Terms: Aut | Units: 5 | UG Reqs: WAY-A-II
Instructors: Troy, N. (PI)

ARTHIST 246A: California Dreaming: West Coast Art and Visual Culture, 1848 - present

This seminar examines art, photography, and other forms of cultural production (e.g. film, advertisements, postcards) in and about California from the middle of the 19th century to the present. It approaches California as a contested political, historical and geographical site and as a series of images and alternative "lifestyles." How have artists pictured the state's diverse landscapes, both natural and commercial, as well as its complex history of labor, immigration, ethnicity, tourism, and social division?
Last offered: Winter 2013 | UG Reqs: GER:DB-Hum

ARTHIST 246B: Pop Art (AMSTUD 246B)

A new course on the history and meaning of Pop art in the United States and abroad. The course will feature close study of paintings, photographs, and prints at the Cantor Art Center. The course will be given in the Denning Family Resource Room, located in The Anderson Collection building. If you have any questions regarding the location, please contact Linda Esquivel at lindae@stanford.edu.
Last offered: Spring 2015

ARTHIST 248A: Architecture & Gender (CEE 32Y)

This advanced seminar introduces students to the seemingly inconspicuous relation between architecture and gender. The course studies how modern societies create easily, controlled docile spaces, thus pursuing the absent bodies of its members - be it through symbolic or material means. This troubled history of the powers of architecture to neglect sexuality and impose strict gender roles is analyzed in class discussions through recent feminist and queer theoretical approaches and tested on case studies.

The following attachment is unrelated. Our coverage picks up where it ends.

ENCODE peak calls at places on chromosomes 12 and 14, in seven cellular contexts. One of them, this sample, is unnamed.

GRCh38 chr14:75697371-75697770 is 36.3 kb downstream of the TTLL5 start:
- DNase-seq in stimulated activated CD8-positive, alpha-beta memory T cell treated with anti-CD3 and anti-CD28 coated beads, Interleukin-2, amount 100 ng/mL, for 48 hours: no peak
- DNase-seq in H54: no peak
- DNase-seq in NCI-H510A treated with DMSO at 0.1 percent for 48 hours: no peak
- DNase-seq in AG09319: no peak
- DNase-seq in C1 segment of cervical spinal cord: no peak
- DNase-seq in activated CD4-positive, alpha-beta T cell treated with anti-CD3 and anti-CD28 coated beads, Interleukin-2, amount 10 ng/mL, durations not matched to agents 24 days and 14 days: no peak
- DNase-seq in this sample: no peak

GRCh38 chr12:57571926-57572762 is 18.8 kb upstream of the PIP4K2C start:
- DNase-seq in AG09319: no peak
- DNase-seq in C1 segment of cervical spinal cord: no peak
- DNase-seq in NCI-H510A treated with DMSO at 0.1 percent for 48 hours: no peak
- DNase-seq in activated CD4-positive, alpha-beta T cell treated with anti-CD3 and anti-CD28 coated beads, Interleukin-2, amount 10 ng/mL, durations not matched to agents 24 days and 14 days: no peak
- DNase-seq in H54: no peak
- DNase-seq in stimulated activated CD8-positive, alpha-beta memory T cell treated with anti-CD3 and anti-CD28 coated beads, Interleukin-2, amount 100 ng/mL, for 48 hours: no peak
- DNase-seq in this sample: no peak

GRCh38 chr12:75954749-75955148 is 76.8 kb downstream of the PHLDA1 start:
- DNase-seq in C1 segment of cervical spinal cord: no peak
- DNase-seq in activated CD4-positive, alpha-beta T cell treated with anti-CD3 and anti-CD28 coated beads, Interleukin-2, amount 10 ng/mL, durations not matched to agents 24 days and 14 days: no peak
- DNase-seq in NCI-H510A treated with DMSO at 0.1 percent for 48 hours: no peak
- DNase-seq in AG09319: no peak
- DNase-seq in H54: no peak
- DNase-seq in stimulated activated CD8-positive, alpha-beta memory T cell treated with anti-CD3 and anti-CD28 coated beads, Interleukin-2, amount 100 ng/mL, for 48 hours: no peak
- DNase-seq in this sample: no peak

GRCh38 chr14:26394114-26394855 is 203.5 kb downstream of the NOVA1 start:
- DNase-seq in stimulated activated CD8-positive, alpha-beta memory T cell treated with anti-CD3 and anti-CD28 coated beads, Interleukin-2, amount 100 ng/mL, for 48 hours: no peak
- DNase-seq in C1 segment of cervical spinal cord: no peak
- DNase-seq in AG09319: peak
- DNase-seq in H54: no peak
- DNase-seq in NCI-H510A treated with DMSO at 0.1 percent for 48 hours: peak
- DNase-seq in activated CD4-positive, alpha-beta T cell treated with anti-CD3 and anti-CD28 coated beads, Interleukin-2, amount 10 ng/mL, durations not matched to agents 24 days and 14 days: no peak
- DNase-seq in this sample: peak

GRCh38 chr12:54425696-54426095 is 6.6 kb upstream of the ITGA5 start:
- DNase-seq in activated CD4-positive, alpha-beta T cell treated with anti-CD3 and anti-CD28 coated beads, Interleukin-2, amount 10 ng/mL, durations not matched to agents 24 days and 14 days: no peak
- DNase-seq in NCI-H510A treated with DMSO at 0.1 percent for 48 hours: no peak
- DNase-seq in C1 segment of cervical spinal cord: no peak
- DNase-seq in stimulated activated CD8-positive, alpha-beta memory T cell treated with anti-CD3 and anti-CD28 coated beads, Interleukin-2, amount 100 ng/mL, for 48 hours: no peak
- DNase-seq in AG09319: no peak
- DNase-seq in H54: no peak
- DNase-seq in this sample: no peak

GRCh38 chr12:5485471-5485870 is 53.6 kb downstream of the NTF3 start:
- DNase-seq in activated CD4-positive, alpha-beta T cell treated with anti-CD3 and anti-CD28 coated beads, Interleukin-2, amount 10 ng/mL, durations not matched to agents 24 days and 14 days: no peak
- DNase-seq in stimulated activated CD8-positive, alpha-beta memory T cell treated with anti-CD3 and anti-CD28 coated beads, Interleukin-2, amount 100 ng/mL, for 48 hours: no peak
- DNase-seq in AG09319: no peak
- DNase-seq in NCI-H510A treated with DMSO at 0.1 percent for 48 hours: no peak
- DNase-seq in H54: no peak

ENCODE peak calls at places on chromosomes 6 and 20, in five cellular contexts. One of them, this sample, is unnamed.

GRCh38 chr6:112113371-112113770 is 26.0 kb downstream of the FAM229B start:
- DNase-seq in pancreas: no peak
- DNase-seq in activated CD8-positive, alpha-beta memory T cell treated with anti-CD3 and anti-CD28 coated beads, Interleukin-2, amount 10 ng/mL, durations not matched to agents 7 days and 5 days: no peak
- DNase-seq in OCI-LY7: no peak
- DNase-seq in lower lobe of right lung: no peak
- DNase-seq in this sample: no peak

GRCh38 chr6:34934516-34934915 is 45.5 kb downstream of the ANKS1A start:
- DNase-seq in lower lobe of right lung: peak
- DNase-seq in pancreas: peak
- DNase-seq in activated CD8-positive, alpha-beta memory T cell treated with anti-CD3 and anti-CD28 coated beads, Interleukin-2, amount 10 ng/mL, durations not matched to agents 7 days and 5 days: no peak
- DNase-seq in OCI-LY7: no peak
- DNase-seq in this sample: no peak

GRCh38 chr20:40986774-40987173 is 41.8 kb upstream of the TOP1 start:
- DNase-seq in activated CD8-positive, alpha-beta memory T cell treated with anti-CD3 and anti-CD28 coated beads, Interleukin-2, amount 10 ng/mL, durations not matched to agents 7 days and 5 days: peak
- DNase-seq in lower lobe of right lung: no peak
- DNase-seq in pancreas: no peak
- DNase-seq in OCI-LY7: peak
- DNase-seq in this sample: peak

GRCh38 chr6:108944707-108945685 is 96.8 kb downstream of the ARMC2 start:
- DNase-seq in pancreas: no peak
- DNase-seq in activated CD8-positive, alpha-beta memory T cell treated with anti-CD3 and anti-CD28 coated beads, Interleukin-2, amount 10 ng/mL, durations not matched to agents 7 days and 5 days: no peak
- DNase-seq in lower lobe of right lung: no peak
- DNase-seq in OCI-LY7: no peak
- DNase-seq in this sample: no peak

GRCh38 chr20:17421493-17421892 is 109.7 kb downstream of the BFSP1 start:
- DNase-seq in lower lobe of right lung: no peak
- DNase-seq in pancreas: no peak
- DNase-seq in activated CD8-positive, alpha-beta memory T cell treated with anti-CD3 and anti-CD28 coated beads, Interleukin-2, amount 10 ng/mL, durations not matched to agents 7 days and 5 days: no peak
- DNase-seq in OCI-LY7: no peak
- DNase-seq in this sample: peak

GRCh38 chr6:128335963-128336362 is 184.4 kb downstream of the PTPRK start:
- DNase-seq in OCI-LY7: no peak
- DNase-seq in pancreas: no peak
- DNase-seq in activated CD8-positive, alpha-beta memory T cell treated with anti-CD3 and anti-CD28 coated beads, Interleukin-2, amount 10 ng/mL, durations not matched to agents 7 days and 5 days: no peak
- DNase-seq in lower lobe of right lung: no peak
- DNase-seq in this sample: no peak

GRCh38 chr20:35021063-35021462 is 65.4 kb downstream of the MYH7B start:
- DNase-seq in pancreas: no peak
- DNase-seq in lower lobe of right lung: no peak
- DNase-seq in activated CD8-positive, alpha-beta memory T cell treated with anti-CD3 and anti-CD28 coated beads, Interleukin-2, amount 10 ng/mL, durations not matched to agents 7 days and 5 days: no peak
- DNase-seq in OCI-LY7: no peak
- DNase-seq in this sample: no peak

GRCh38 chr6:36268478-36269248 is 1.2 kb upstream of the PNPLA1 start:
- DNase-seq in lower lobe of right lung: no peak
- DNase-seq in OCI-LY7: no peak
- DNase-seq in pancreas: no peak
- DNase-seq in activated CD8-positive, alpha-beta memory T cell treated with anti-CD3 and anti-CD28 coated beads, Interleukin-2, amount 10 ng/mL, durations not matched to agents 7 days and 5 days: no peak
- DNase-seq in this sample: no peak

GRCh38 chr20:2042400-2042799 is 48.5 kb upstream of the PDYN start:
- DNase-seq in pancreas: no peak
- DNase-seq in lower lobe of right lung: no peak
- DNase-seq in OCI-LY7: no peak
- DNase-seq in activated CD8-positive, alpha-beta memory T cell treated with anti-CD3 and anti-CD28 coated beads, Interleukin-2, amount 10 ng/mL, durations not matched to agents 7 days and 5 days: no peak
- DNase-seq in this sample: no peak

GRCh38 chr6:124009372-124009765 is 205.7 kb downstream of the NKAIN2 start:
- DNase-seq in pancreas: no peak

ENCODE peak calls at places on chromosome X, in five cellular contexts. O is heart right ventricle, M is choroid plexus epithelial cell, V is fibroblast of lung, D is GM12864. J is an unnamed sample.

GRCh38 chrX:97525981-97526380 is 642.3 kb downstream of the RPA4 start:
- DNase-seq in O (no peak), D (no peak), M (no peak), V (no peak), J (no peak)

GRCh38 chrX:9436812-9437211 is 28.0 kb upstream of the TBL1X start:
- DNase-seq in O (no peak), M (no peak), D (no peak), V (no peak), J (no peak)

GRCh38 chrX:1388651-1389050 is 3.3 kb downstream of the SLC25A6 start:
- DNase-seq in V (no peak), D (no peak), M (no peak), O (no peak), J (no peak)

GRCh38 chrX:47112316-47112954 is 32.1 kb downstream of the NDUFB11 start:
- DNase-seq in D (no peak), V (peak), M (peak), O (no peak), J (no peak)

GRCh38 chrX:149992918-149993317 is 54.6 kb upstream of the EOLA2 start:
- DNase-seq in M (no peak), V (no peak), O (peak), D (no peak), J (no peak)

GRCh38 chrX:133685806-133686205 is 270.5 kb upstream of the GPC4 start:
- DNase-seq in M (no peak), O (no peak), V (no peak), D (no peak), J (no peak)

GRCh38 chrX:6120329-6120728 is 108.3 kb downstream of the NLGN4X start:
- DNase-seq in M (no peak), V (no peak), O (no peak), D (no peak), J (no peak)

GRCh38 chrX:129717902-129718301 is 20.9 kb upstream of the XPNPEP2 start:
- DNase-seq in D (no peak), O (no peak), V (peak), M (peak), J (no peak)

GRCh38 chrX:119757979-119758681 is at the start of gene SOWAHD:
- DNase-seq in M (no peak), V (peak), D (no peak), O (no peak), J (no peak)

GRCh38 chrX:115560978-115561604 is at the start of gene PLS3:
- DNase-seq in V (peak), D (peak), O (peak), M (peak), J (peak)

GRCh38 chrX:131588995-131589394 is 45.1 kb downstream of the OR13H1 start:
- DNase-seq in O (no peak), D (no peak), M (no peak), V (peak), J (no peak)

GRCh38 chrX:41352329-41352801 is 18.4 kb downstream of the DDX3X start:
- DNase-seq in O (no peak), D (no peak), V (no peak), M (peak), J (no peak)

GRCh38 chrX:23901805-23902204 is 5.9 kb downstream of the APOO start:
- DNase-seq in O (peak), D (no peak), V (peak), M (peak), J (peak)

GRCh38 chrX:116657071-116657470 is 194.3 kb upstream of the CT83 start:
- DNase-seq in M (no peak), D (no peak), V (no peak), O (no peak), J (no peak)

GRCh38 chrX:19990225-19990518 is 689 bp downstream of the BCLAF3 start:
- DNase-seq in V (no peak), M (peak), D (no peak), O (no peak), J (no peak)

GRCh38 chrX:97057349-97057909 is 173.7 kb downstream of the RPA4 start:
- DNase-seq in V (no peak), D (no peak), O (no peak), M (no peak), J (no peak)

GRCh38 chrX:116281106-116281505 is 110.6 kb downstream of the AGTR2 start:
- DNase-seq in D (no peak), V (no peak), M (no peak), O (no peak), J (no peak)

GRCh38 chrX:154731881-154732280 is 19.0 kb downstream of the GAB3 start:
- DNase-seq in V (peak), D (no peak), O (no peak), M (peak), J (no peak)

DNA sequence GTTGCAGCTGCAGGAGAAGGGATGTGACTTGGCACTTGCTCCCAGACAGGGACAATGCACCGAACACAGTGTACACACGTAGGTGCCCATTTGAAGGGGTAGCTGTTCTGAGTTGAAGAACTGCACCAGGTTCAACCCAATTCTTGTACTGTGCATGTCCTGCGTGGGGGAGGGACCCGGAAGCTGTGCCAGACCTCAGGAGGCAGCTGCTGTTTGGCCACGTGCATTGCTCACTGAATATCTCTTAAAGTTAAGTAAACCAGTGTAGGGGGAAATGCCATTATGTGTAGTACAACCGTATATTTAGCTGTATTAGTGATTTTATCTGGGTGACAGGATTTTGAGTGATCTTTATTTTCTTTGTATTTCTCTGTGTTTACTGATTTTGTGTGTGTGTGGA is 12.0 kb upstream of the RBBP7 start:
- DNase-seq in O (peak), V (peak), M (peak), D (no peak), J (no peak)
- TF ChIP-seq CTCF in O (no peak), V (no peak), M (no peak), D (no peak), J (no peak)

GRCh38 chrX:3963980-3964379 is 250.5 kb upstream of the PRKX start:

Last offered: Winter 2017

ARTHIST 248B: Architecture, Urbanism, and Visual Culture in Early Modern Rome

This seminar investigates architecture in Rome, from Michelangelo to Piranesi. It examines the origins of modern urbanism; the piazza as ceremonial theater; the water network and fountain displays; palace design inside and out; religious institutions, from convents to confraternities; church design inside and out; the devotional and illusionistic space of the family chapel; festival architecture; light symbolism and geometry; the use of new materials and technologies; the relationship of early modern architecture to painting and sculpture; and the question of a unity of the arts.
Last offered: Spring 2014

ARTHIST 252: Transatlantic American Art

This is an American art history course from a transatlantic perspective, considering the ties between the United States and England from the colonial era to World War I, a period in which both nations underwent a similar trajectory of industrialization, urbanization, democratization, and expansionism/imperialism. We will explore the ways in which American attitudes towards England oscillated between anxious emulation and proud repudiation, as the ideas of ¿British culture¿ and ¿Englishness¿ became catalysts for national self-definition and touchstones for gendered and racialized metaphors of national vigor or decline. We will also examine how American artists received aesthetic conventions and artistic genres from Britain, and how the geography of the American landscape and questions of national character and taste challenged these traditions.
Last offered: Winter 2016